So, this has caused me to have an internal debate. I feel that usually, a family cartoon’s primary purpose is to be warm and light-hearted. I also feel that being funny is important because one of the main perks of a family film for any parent is seeing the children laugh. Tom and Jerry, this film isn’t. The debate I’m having is whether this should be a problem or not. Even Kerry, who is a major Disney fan, found the previous film ‘The Rescuers’ to be lacking in humour and light. I suppose a family cartoon can be a serious drama, but I would choose something more playful every time.
To give the film some credit though, every low point has a high point after. After the mother dying, Tod gets a loving owner. After being left in the woods, Vixey (original name) proves to be a good love interest for Tod that ultimately makes him happy. And ultimately, despite wanting him dead, after Tod saves Copper from a bear, the two of them end up as good as they can be in the circumstances. But ultimately, this is still possibly the hardest film I’ve had to review, outside of Bambi. As I’ve said in the past, the easiest films to review are funny films, bad films and films with inexplicable headfucking moments, which Disney usually gives me in abundance. This is a serious film and, as I said before, isn’t even that bad (the low grade I’m giving it is purely based on my personal enjoyment factor) so this has been a slog. I’ll finish with my usual ‘predictable things Disney does’ rating:
⭐ For inexplicably cheesy songs. Also, in recent films Disney has taken to having lyrics that basically just say what is happening in the plot under the assumption most kids (and me) had stopped paying attention at some point.
⭐ Parent snuff. Say no more.
⭐ Frolicking animals. As always.
⭐ High-drama-physics-bending chase scenes.
⭐ To be honest, I’m going to have to start adding a star for Disney forgetting that a bit of light amusement goes a long way as that’s certainly been absent for the last 2 films…
So, all in all, this was a VERY Disney film. Black Cauldron next. The hits just keep coming…
I’m not shocked at Ben’s opinion of this film. I was, however, surprised at my own. I actually quite enjoyed it. Despite what he said in his review, I found quite a few bits funny and found a lot of characters very endearing. Yes, the fox-cub’s mum dies at the beginning. I can’t see how that could’ve progressed the story without the death, so she was essentially collateral damage for the greater good of the film.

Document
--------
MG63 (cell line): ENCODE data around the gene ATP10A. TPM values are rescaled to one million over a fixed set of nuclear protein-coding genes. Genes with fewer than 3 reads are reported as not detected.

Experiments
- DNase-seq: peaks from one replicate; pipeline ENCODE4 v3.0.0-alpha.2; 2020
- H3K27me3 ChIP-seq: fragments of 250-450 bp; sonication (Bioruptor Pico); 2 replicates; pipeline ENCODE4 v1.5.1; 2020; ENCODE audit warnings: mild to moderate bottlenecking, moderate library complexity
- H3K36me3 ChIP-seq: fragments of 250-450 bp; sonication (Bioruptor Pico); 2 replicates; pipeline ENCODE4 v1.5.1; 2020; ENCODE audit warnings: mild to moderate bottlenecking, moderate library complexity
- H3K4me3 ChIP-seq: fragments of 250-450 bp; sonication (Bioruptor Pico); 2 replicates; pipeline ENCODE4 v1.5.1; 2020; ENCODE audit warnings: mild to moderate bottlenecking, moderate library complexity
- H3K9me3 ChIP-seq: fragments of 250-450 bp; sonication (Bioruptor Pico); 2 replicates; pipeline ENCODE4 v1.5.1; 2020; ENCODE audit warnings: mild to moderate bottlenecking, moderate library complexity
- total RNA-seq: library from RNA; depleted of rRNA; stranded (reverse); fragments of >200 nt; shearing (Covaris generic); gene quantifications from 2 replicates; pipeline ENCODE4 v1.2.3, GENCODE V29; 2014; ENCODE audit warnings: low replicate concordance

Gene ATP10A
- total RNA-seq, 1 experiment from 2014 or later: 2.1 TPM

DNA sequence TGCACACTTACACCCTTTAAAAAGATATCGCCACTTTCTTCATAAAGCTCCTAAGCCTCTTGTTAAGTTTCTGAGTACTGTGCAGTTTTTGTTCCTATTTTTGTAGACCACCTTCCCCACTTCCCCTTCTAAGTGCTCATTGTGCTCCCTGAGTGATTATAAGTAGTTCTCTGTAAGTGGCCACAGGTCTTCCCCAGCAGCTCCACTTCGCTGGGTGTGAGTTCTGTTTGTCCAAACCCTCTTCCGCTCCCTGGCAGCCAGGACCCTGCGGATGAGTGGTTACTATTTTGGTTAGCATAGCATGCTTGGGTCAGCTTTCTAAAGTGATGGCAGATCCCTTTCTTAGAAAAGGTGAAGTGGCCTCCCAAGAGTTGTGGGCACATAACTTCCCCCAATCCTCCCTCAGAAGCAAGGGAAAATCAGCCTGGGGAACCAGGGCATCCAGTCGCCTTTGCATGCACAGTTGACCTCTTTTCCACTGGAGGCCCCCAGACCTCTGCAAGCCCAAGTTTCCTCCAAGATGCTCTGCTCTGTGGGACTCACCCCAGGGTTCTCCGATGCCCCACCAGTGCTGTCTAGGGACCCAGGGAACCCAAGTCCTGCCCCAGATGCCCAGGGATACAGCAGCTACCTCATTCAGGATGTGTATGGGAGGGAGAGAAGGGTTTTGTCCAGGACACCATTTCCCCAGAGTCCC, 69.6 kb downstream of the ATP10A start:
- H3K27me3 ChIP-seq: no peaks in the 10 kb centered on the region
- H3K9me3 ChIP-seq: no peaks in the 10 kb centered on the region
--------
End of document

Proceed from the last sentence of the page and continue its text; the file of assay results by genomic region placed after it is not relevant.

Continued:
What I found interesting was, (and I’m sure a lot of people are aware of this, but the discussions have clearly bypassed me) how Disney have created a very good metaphor for institutionalised racism in society, particularly towards natives. Copper represents the white person and Tod represents the native, showing that as children, before being trained to hate by their parents or peers, they don’t notice any real differences between them and just see someone that they can play and become friends with. Then, once Copper’s owner takes him away to ‘train him to be a hunter’, he learns to see Tod as the enemy that must be destroyed.
Much like the theory behind Elsa singing ‘Let It Go’ because she’s had enough of hiding who she truly is, being a metaphor for coming out as gay, Disney’s broaching these subjects at all is welcomed and needed but could definitely do with being less subtle and a little more in-ya-face.
Or maybe it’s nothing to do with that and just a film about how fox hunting is bad. As a hunting-hating vegetarian and an anti-racist, I’m happy either way. Still look forward to the first openly-gay (and mentioned-is-actually-gay-rather-than-just-alluding-to-it-through-stereotypically-gay-mannerisms) lead (or even strongly supporting) Disney character.